Myanmar junta releases prisoners in mass amnesty move

The mass amnesty granted to 5,774 political prisoners including four prominent foreigners is aimed at improving the junta’s relationship with Western countries, according to observers

November 23, 2022 by Peoples Dispatch
Myanmar mass amnesty
Political prisoners leaving Pyay Prison in Myanmar on November 17, 2022. (Photo: RFA)

On November 17, the Myanmar junta announced the release of 5,774 prisoners on “humanitarian grounds” ahead of the country’s National Day. The list includes four prominent foreigners, former British ambassador Vicky Bowman, Japanese filmmaker Toru Kubota, Burmese-American Kyaw Htay Oo, and Australian economist Sean Turnell.

A number of people gathered outside the notorious Insein prison in Yangon following the announcement of the mass amnesty. Reuters reported that eyewitnesses saw a bus leaving the prison with some of those named in the amnesty list. 

All of the foreigners are to be deported after their release, according to the junta spokesperson. The move is aimed at improving the junta’s relations with Western countries, which have been reluctant to publicly accept the legitimacy of the military regime after it toppled the civilian government in February 2021.

“Yet again, political prisoners are being used as bargaining chips,” the Assistance Association for Political Prisoners (AAPP) said, adding that it was an apparent move to ease the “political pressure.” Human Rights Watch (HRW) noted that while the amnesty notice is a “big relief to their families,” it is also “a reminder that thousands of other citizens are being held in horrific conditions without much international support.”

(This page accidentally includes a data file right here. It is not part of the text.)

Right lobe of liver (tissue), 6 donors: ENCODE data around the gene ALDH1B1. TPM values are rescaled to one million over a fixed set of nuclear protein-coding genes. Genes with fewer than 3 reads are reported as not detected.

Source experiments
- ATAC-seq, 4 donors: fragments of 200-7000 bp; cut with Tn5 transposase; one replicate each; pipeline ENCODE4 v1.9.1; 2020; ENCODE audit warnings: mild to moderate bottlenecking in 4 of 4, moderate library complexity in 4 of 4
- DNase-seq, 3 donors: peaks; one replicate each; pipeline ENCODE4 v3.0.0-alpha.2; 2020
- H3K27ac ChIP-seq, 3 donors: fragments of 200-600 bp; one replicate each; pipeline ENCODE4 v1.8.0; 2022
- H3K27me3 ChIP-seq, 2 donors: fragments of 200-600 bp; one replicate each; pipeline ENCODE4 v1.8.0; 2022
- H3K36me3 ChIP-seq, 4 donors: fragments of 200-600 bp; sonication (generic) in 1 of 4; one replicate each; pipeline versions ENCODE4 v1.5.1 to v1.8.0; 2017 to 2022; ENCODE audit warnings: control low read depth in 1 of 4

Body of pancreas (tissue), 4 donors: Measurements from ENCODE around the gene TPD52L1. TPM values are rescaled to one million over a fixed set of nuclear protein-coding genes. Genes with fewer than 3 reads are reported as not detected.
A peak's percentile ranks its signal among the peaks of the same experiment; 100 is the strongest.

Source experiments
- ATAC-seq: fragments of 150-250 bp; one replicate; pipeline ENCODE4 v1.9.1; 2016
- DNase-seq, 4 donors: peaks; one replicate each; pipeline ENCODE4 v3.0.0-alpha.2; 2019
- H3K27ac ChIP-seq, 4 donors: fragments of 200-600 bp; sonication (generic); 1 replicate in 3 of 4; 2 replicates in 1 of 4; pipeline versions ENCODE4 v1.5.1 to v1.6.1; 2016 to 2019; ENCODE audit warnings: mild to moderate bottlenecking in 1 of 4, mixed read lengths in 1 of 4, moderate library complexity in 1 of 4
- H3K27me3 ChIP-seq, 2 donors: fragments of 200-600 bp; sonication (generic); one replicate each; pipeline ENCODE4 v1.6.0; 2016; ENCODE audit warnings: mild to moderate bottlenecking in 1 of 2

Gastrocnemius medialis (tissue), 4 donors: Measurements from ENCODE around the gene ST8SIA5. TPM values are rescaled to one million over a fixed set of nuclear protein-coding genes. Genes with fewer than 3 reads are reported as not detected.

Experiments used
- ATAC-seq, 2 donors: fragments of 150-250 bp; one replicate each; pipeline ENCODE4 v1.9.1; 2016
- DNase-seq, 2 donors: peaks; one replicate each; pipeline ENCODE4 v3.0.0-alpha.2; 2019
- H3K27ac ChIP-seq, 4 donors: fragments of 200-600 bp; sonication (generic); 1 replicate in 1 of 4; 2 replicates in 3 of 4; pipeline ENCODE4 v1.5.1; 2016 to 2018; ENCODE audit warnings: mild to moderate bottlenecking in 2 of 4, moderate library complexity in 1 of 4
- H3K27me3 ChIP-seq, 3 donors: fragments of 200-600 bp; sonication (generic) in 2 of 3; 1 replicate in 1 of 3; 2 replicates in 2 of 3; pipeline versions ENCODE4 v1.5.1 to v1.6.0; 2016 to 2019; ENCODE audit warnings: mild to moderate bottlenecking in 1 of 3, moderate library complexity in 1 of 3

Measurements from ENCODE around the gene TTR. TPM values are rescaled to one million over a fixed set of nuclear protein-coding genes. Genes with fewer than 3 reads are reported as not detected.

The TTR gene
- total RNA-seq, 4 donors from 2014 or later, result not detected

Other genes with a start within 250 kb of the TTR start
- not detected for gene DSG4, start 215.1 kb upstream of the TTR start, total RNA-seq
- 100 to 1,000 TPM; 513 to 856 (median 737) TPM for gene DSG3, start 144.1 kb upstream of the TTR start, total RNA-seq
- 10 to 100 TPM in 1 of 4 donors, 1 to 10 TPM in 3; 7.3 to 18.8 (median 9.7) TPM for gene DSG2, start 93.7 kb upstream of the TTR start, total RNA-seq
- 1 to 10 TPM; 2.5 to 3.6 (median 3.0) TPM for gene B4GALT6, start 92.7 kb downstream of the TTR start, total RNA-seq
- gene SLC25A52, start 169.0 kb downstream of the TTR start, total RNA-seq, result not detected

According to AAPP, which has been documenting rights violations by the junta, the total number of people arrested in the anti-coup agitation is estimated to be 16,316, of whom 12,923 are still in detention

Anti-coup crackdown

Political turmoil continues in Myanmar since the military coup last year. The military rule is being strongly resisted by the civil disobedience movement spearheaded by local activists, unionists, workers and students. In response to the popular resistance, the military crackdown has been intense, structural, and overt. 

According to estimates by AAPP, a total of 2,525 civilians have been killed in the mass movement so far. The military regime has also taken in a large number of political prisoners to curb the uprising. Between February 2021 to June 2022, at least 890 people were convicted and sentenced. As many as 52 individuals were sentenced to death, HRW noted

“The total number of political prisoners detained was as many as throughout the country’s past five decades of military rule that ended in 2010,” U Aung Myo Kyaw, spokesperson of AAPP claimed.

Rights groups like AAPP have reported that at least 103 prisoners have died in custody. There have also been multiple reports of prisoners being severely beaten inside the Insein jail. On June 14, Irrawaddy reported that prison authorities were involved in beating up 10 prisoners. In May, more than 60 political prisoners in the Hpan-an prison were brutally beaten for singing the anti-regime song (Tway Thit Sar).

Some prisoners went on hunger strike against the junta’s decision to execute four dissidents, including two prominent activists, on June 8. The decision to execute the activists amounted to “war crimes,” as per the UN, which called the death sentences “a vile attempt at instilling fear amongst the people of Myanmar.”

Crimes against women

On November 10, AAPP along with the Women’s League of Burma (WLB) made a joint call for survivors of sexual violence by junta forces to come forward and report violations to civil society organizations and provide evidence for future prosecutions.

At least 12 civilian have been killed and raped, before or after their death, by the junta forces, claimed AAPP.

“We want the coup leaders and rights violators to know that in the future – in a free and federal Burma – they will be held to account for their crimes,” AAPP secretary U Tate Naing said, adding that people of Myanmar deserve “justice and dignity” after suffering such human rights violations.